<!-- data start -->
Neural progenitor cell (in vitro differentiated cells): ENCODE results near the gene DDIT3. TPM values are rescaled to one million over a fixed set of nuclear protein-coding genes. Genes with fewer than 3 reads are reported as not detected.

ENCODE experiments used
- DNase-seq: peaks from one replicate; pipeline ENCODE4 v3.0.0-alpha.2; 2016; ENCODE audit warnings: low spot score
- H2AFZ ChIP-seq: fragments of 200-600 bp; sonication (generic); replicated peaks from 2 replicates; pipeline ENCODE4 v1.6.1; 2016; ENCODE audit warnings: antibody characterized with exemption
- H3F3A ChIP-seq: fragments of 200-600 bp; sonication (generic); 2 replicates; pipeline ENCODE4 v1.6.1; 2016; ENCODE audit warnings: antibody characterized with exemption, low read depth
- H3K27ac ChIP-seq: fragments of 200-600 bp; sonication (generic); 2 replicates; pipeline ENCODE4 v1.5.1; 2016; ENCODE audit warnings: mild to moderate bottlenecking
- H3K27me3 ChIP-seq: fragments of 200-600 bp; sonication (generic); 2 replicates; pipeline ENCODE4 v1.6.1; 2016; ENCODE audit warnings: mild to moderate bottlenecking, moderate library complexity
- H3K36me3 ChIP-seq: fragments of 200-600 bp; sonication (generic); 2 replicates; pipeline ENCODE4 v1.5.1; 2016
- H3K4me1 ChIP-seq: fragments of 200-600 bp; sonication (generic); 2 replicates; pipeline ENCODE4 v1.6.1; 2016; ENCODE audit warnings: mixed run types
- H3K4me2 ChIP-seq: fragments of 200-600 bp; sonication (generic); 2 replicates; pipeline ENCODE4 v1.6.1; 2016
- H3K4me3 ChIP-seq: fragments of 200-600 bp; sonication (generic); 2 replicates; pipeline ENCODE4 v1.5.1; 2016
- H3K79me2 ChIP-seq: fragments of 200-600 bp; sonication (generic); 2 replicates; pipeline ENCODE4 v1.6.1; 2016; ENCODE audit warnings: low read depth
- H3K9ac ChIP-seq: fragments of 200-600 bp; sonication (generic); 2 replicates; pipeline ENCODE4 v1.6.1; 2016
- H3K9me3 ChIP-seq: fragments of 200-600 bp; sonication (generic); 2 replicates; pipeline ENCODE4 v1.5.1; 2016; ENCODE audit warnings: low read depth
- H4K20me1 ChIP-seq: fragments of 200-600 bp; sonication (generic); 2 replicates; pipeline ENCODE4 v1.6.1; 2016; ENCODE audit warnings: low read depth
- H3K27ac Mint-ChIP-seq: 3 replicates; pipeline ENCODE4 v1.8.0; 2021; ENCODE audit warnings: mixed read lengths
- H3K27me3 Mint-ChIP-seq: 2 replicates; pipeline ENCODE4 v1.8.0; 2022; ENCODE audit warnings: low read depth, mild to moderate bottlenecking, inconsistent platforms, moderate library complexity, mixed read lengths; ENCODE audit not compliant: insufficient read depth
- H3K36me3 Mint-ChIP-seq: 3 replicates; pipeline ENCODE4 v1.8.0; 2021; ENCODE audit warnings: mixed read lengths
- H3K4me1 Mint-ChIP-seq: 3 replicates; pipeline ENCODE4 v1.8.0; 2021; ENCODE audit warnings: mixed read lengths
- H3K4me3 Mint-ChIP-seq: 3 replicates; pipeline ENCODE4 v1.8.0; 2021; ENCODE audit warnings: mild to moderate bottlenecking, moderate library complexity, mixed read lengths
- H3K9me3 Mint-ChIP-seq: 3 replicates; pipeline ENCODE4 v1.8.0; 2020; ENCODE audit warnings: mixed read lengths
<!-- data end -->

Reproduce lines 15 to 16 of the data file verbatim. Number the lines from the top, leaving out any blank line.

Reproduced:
- H4K20me1 ChIP-seq: fragments of 200-600 bp; sonication (generic); 2 replicates; pipeline ENCODE4 v1.6.1; 2016; ENCODE audit warnings: low read depth
- H3K27ac Mint-ChIP-seq: 3 replicates; pipeline ENCODE4 v1.8.0; 2021; ENCODE audit warnings: mixed read lengths